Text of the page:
NASCAR Craftsman Truck Series managing director Seth Kramlich shows off the illegal valve stem discovered on the right rear of the No. 98
Two weeks ago, the No. 98 truck of Ty Majeski had to serve a significant penalty during the NASCAR Craftsman Truck Series at the Milwaukee Mile. During pre-race inspection, officials discovered that Majeski’s valve stem caps were illegal as per NASCAR’s rules; the No. 98 lost its crew chief for the weekend, it lost points, and Majeski had to serve a drive-through penalty during the race. NASCAR is using it as an educational experience.
Last week, the NASCAR Craftsman Truck Series posted a video on social media where Seth Kramlich, managing director of the Trucks series, laid out the details of just where Majeski’s right rear valve stem cap went wrong — and it’s fascinating.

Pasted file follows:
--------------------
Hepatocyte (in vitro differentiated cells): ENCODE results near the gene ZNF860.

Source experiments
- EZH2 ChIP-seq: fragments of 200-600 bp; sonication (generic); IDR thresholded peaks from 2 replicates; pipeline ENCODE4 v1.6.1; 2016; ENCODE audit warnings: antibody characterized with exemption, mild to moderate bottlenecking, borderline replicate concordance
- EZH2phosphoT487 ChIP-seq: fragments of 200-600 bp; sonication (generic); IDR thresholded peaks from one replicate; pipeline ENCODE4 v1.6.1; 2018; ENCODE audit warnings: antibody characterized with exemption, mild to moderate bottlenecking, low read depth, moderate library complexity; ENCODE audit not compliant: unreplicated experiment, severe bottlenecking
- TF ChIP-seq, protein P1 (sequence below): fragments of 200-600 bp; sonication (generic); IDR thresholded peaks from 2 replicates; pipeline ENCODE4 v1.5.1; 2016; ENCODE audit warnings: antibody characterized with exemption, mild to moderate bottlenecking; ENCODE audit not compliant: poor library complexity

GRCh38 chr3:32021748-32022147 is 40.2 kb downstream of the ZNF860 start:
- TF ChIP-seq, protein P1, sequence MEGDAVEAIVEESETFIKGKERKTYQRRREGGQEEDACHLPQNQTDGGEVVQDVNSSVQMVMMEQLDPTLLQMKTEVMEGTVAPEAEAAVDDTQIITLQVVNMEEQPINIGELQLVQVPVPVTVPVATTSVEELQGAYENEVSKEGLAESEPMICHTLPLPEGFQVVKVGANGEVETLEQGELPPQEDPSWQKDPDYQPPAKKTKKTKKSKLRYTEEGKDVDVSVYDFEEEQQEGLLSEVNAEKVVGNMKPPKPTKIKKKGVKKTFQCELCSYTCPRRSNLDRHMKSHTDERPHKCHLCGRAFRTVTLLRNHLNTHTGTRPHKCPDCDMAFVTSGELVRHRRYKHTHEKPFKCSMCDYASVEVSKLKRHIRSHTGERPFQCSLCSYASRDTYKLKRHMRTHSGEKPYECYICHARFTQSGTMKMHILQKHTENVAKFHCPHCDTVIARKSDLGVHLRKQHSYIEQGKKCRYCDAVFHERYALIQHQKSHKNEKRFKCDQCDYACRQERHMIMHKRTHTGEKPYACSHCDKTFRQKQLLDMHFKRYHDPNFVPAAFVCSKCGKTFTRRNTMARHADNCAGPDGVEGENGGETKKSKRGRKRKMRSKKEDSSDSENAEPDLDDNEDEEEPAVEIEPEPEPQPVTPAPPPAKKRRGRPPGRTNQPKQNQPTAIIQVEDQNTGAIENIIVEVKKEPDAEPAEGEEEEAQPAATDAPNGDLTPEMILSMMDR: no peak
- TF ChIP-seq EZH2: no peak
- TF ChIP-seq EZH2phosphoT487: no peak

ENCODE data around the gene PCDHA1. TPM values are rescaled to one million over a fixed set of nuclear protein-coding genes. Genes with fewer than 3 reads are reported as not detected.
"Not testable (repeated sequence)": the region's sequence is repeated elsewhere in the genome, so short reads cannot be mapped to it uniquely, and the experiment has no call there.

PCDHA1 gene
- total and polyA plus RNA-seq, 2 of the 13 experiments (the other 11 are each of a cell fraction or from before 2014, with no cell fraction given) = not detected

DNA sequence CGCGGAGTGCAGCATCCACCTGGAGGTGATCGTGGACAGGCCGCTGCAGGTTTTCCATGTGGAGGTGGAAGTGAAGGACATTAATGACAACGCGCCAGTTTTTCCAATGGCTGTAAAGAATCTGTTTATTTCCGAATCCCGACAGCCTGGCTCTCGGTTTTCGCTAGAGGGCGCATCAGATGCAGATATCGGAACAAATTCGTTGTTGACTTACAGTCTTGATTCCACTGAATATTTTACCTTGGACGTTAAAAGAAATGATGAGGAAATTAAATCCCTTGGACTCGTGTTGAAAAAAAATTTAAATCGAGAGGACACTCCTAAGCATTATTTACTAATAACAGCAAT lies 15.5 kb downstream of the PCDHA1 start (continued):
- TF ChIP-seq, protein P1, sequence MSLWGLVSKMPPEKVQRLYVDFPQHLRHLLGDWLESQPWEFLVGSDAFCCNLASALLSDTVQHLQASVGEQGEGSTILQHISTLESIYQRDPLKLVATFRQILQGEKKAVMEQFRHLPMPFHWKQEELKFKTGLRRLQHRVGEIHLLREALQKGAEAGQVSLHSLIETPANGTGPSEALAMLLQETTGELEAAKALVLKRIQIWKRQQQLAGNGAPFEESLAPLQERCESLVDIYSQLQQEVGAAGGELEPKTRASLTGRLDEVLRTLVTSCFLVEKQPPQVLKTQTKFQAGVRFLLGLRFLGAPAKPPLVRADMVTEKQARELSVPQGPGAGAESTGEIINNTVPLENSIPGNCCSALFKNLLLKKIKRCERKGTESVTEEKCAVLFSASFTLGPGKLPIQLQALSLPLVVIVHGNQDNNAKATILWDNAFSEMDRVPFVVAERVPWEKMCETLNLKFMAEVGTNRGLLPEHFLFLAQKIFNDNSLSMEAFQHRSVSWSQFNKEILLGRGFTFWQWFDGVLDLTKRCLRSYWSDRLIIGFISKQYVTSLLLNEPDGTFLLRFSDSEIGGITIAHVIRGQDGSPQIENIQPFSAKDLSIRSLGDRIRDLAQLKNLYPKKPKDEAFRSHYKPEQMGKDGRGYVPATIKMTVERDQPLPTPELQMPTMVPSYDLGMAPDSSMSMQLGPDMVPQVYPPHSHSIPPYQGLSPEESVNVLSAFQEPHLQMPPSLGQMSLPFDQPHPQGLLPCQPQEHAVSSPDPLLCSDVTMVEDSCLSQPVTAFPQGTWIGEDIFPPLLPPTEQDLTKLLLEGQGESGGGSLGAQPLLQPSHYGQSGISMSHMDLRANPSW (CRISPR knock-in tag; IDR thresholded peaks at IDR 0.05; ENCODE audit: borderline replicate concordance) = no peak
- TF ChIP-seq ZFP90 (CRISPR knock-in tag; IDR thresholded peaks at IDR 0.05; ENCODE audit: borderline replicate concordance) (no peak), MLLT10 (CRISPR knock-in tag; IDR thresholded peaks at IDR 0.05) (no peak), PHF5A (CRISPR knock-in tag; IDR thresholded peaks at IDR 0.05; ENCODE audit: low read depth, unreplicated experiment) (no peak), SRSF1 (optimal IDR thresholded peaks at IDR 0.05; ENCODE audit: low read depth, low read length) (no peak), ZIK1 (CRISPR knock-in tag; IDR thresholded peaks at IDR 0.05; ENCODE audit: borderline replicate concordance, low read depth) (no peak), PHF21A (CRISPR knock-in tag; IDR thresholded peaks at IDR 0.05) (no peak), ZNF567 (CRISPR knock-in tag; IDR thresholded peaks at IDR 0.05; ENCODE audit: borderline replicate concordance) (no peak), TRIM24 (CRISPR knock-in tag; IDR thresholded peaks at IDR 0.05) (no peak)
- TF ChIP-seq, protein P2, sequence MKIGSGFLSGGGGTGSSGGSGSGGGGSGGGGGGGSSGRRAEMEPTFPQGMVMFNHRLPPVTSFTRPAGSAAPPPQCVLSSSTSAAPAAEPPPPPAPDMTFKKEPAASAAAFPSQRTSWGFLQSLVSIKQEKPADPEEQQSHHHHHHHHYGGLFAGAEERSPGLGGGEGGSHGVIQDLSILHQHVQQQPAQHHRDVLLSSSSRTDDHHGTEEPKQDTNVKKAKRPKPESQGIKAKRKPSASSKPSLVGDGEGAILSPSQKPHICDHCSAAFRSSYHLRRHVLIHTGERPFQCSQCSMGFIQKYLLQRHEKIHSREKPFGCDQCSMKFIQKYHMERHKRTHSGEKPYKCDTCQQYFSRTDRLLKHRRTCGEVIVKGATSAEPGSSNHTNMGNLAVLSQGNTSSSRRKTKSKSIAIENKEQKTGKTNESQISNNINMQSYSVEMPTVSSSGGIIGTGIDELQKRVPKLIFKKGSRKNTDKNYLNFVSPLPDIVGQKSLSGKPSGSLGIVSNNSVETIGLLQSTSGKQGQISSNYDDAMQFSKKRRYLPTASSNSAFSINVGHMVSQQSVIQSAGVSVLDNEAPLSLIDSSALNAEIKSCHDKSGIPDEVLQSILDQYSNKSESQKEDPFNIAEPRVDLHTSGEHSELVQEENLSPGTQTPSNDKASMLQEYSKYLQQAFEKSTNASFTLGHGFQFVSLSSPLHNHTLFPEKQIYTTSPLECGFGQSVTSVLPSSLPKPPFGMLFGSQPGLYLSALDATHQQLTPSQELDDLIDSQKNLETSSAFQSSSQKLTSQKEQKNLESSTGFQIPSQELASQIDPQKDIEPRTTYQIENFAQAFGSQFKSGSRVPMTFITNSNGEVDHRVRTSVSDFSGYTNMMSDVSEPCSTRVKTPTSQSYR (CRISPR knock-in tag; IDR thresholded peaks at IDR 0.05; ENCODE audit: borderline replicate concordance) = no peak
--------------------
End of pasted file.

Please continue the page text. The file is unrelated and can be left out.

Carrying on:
One of motorsport’s long running jokes is that it’s a competition of who can fudge the rules the best, and while Majeski’s crew gave it the good ol’ college try, they came up short. But it’s still cool to see the ways current NASCAR teams are trying to find a competitive advantage — and to have officials acknowledge the ingenuity.
You can check out a video from journalist Bob Pockrass as well, which shows Kramlich’s presentation from a different angle:
Camping World Truck Series director Seth Kramlich shows the illegal valve stem cap from Ty Majeski truck found prequalifying at Milwaukee. Officials could hear air leaking. Kramlich also explains why penalty was on low end of 5-10 range on playoff points and $25-$50K in fines. pic.twitter.com/EAbe469GhW
— Bob Pockrass (@bobpockrass) September 8, 2023
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